Helpful Kiting Terms

Bridle: lines that form the junction between a kite and the flying lines. Inflatable kites usually don't have bridles and the flying lines are connected directly to the kite.

Buggying: using a power kite to pull a land-based vehicle.

Cell: ribbed compartments that help divide parafoil kite.

Closed cell: kites with a limited number of air intakes and a valve system that prevents air from escaping after a fall. These kites are closed cell foil kites.

Control bar: a long bar used to control the kite. Rear kite lines are usually connected to the ends of the bar and the front lines are attached to the middle of bar. Bar length is typically 40 to 80 cm.

Dual Line, 2 Line: Kite which is flown using 2 lines of equal length which enables the rider to steer the kite right or left.

Dyneema: Also known as Spectra. It is the standard line for flying lines. It is slippery and will allow multiple line twists without loosing kite control.

Fifth Line: a 5th line on a kite can is used for re-launching, depowering and helping maintaining the shape of the kite.

Flex: is the degree of stiffness in a kiteboard.

Flexifoil: a manufacturer of foil kites including the Blade and Nexus models.

Flying lines: the main lines between the kite and the rider, usually made of Spectra. A kite usually has either 2 or 4 flying lines.

Foil kite: a soft type of kite which is made up of cells which fill with air. Foils achieve their shape by inflating with the wind, and have no other rigid structure or bladders.

Handles: used instead of a control bar to fly the kite. In 4 line kites, a pair of bent handles with one power line connected to the top and one brake line connected to the bottom of each. A "link line" or harness line runs between the two handles to allow a harness to take the load of the kite. Generally considered unsuitable for inflatable kites.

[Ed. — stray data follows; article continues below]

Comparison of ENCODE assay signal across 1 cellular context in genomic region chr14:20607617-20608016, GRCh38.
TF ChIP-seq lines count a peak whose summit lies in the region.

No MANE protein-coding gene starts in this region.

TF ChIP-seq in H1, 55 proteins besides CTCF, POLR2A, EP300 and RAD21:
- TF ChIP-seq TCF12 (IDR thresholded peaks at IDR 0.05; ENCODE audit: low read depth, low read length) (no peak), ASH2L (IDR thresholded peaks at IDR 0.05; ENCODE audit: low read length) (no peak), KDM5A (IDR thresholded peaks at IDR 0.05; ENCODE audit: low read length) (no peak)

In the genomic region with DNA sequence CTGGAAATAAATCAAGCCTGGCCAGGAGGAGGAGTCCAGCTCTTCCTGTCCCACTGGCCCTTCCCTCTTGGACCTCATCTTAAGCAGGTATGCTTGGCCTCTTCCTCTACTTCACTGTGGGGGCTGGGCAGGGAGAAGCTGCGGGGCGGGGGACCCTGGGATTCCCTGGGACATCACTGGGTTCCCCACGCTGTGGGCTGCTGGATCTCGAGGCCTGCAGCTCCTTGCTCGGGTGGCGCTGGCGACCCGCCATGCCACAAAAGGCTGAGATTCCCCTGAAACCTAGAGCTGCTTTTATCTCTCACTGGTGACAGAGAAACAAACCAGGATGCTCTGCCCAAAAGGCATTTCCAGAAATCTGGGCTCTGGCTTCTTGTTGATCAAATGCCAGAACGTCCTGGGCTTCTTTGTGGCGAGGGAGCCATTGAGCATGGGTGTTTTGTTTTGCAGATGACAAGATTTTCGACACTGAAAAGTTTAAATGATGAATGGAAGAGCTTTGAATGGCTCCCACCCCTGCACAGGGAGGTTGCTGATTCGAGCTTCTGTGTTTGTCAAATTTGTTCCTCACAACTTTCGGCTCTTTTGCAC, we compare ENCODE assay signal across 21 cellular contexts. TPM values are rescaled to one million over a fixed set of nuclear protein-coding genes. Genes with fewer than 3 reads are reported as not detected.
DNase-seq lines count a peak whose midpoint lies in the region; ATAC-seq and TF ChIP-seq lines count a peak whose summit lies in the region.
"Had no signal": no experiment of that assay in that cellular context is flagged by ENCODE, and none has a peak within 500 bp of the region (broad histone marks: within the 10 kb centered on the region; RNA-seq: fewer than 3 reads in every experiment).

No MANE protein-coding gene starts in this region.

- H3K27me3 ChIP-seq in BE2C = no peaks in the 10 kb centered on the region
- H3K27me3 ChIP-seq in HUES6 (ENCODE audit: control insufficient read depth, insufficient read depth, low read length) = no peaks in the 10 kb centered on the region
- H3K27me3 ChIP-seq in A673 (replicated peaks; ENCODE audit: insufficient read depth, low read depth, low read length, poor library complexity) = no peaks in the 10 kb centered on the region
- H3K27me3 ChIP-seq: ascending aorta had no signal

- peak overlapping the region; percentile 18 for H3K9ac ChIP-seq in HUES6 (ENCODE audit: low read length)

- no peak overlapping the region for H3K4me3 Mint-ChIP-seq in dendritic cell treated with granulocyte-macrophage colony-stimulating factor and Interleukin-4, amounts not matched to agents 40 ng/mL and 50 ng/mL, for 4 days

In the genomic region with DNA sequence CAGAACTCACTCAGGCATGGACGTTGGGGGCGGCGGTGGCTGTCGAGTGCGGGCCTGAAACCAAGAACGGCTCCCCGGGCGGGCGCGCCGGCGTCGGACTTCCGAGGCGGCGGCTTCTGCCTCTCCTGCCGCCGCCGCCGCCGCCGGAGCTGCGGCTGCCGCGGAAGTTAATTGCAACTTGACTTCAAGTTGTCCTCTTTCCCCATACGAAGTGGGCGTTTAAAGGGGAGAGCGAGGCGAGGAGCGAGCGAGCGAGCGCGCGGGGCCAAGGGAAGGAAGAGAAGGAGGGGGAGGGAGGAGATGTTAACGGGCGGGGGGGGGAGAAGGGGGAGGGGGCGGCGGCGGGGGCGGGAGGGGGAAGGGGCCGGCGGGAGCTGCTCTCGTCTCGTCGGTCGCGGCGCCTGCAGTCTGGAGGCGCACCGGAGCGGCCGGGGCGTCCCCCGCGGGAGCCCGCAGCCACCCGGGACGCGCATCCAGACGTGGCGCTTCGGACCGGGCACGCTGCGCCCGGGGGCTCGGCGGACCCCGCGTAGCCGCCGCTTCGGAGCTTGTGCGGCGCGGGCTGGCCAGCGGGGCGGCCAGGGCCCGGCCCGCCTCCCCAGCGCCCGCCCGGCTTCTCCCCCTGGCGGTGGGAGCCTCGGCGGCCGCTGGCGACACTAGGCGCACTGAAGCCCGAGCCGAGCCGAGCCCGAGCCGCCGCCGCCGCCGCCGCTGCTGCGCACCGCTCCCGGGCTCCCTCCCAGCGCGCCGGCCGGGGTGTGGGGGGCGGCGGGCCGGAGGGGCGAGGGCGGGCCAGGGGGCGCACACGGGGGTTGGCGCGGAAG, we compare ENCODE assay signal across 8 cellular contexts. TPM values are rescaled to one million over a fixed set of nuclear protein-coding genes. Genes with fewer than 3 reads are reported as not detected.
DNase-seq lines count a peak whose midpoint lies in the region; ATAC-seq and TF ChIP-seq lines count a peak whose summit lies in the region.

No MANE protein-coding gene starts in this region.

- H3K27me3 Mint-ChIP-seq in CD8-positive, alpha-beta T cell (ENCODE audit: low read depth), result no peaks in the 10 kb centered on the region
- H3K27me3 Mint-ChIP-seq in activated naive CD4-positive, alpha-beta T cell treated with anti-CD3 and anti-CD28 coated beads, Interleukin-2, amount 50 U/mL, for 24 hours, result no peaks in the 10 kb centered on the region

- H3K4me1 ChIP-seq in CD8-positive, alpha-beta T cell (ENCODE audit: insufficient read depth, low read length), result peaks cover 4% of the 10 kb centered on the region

Kitesurfing, Kiteboarding: Activity where you use a kite to pull you across water with a board under your feet.

Lift: when flying, a kite generates lift or upward force like an airplane wing. Lift is proportional to the square of the apparent wind velocity.

Pig Tails: the 4 short lengths of line attached to the kite where the 4 flying lines are tied.

Profile: side view of a foil.

Quad line, 4 line: Kite flown using four lines. This gives you the ability to not only steer left and right like a dual line, but you can also adjust the angle of attack.

Quick Release (QR): a safety mechanism that allows a kiter to disconnect in case of emergency. Most modern manufactured kites have a QR to allow a kiter to disconnect the chicken loop.

Relaunch: a term that means to start flying again.

Rigid kite: a kite whose shape is mostly held by a rigid frame, this eliminates the need for a complex bridle. Most rigid kites are not water relaunchable.

Ripstop: this refers to the squares of reinforcing fibers in the fabric of a kite, which helps make it resistant to tearing. A rip in this fabric will stop at one of the reinforcing fibers. Many kites use ripstop polyester fabric.

Reel bar: a combination winding reel and control bar used to wind up the kite flying lines.

Sining: this means to move the kite in a sine wave pattern (up and down) to generate wind and increase it's power.

Sleeving: a protective sleeve that covers the ends of a line to help prevent wear.

Span: this is the kite width, it's usually the longest dimension of a kite.

Spar: the sticks used as the frame of a kite.

Stretch: the amount a line momentarily lengthens when pulled. Spectra has very low stretch, kevlar has slightly more, nylon has a lot. Stretch affects responsiveness and size of control movements.

Struts: term used to refer to the inflatable battens in an inflatable kite. There are several body struts and one leading edge strut that hold the shape of an inflatable kite.

Traction kite: a term given to any kite big enough to pull a vehicle on land, snow, ice or water.

Trim loop: a loop used in most 4 line kites located at the centre of the control bar and used to adjust the kites AOA, thereby depowering the kite. Also called 'chicken loop'.

Unhooked, hooked out: when the control bar is not connected to the harness, the rider chooses to bear the full force of the kite with their arms.

Wind range: used to describe the range of wind speed that a kite will fly well in.

Windward: in the direction toward the wind, opposite of leeward.

Wing: a term used sometimes for a kite or any other airfoil.